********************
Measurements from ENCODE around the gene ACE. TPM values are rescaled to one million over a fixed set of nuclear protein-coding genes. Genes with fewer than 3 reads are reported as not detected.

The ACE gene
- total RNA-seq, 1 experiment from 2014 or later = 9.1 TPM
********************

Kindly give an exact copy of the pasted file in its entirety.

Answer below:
Measurements from ENCODE around the gene ACE. TPM values are rescaled to one million over a fixed set of nuclear protein-coding genes. Genes with fewer than 3 reads are reported as not detected.

The ACE gene
- total RNA-seq, 1 experiment from 2014 or later = 9.1 TPM